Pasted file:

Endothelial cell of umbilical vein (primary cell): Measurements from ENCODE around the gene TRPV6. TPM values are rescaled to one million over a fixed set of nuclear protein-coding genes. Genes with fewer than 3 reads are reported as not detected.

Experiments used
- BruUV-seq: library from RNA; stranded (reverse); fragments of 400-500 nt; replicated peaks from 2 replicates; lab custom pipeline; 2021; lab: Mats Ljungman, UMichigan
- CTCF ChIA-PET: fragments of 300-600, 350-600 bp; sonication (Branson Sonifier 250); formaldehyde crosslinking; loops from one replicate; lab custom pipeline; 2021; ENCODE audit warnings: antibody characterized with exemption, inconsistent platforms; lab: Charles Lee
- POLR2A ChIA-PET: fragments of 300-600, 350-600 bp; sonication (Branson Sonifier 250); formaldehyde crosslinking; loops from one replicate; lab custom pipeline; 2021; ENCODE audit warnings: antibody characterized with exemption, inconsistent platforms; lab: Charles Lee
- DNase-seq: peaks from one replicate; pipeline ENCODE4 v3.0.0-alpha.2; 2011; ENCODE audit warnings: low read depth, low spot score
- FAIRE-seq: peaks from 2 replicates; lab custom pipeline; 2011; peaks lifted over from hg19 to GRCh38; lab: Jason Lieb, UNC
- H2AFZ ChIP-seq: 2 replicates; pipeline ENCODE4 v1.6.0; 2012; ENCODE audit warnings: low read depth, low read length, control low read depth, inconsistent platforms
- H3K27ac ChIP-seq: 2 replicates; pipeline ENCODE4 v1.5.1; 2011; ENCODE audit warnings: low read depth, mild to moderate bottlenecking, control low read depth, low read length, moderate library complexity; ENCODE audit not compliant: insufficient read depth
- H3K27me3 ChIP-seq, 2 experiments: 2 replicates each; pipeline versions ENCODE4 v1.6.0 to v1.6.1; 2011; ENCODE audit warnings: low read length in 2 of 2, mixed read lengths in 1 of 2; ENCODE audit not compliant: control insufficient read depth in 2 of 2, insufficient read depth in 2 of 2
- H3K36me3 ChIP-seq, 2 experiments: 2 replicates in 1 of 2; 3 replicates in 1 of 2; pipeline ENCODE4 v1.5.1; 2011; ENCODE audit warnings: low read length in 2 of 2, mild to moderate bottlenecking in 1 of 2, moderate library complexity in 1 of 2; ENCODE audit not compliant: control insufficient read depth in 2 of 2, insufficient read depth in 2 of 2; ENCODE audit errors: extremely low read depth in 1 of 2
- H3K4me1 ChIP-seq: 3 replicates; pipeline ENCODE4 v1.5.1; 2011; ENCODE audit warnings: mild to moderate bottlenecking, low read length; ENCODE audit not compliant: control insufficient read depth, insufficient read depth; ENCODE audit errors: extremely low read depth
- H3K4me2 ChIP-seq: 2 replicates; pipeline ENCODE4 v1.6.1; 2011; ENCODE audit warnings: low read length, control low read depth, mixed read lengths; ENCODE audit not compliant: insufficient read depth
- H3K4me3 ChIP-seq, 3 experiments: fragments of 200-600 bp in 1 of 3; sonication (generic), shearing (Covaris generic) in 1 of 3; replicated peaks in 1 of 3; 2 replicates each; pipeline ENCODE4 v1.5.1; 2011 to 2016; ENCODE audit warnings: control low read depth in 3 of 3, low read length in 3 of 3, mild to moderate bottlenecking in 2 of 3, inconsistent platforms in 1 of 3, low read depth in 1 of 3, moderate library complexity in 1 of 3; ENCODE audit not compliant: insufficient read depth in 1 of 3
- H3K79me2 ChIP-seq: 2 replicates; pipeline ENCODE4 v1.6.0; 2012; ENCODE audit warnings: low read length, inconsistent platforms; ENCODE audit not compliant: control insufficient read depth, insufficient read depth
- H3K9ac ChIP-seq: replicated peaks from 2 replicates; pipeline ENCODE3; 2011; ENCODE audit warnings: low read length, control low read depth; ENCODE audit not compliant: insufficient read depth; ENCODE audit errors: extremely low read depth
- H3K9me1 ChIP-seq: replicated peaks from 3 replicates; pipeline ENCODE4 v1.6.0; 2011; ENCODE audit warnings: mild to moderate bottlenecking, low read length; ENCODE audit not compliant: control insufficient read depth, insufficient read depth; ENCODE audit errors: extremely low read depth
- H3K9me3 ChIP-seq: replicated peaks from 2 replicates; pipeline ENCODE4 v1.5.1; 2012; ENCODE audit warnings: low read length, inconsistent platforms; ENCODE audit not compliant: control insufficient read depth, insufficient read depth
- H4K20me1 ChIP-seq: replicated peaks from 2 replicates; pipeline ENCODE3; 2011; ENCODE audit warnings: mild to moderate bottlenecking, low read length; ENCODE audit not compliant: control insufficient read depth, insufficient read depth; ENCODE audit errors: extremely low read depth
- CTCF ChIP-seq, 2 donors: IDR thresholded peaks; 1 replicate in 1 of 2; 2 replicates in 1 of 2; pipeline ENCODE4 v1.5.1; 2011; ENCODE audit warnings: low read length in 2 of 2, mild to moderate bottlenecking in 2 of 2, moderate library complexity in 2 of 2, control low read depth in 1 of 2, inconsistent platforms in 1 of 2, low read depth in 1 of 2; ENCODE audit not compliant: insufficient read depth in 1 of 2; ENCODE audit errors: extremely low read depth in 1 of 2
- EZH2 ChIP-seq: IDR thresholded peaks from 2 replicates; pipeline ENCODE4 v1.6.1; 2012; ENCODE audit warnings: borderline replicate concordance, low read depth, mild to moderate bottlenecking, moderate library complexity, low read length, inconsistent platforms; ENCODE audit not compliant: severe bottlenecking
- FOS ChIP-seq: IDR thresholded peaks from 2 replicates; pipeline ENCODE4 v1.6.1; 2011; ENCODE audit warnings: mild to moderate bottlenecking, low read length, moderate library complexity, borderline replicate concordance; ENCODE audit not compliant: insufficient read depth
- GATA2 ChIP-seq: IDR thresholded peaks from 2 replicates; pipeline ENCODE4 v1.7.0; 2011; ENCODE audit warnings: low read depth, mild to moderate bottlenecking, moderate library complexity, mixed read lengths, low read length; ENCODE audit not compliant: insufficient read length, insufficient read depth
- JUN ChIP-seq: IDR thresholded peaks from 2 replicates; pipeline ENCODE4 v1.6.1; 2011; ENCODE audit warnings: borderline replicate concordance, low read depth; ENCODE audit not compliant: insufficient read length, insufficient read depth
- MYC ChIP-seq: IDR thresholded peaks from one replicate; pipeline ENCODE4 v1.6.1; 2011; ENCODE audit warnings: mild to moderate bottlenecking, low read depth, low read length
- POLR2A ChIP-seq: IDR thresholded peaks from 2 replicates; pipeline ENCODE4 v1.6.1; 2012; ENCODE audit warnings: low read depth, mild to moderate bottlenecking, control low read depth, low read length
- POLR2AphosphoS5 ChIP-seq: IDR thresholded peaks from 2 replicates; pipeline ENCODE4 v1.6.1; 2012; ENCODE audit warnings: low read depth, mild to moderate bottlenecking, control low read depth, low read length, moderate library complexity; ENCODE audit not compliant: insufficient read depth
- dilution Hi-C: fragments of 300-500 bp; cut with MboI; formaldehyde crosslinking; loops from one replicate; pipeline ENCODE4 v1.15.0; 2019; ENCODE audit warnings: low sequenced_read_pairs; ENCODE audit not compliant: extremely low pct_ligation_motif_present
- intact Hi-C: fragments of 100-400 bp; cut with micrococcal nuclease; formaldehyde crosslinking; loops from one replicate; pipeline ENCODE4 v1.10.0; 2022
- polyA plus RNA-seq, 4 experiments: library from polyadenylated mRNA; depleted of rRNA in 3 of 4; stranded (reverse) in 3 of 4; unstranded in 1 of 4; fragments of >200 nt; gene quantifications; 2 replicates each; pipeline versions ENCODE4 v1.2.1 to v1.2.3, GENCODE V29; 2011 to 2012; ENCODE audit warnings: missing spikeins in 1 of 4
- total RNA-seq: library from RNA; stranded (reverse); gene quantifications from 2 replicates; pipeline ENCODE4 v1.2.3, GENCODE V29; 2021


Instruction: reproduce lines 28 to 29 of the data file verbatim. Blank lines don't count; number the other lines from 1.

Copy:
- dilution Hi-C: fragments of 300-500 bp; cut with MboI; formaldehyde crosslinking; loops from one replicate; pipeline ENCODE4 v1.15.0; 2019; ENCODE audit warnings: low sequenced_read_pairs; ENCODE audit not compliant: extremely low pct_ligation_motif_present
- intact Hi-C: fragments of 100-400 bp; cut with micrococcal nuclease; formaldehyde crosslinking; loops from one replicate; pipeline ENCODE4 v1.10.0; 2022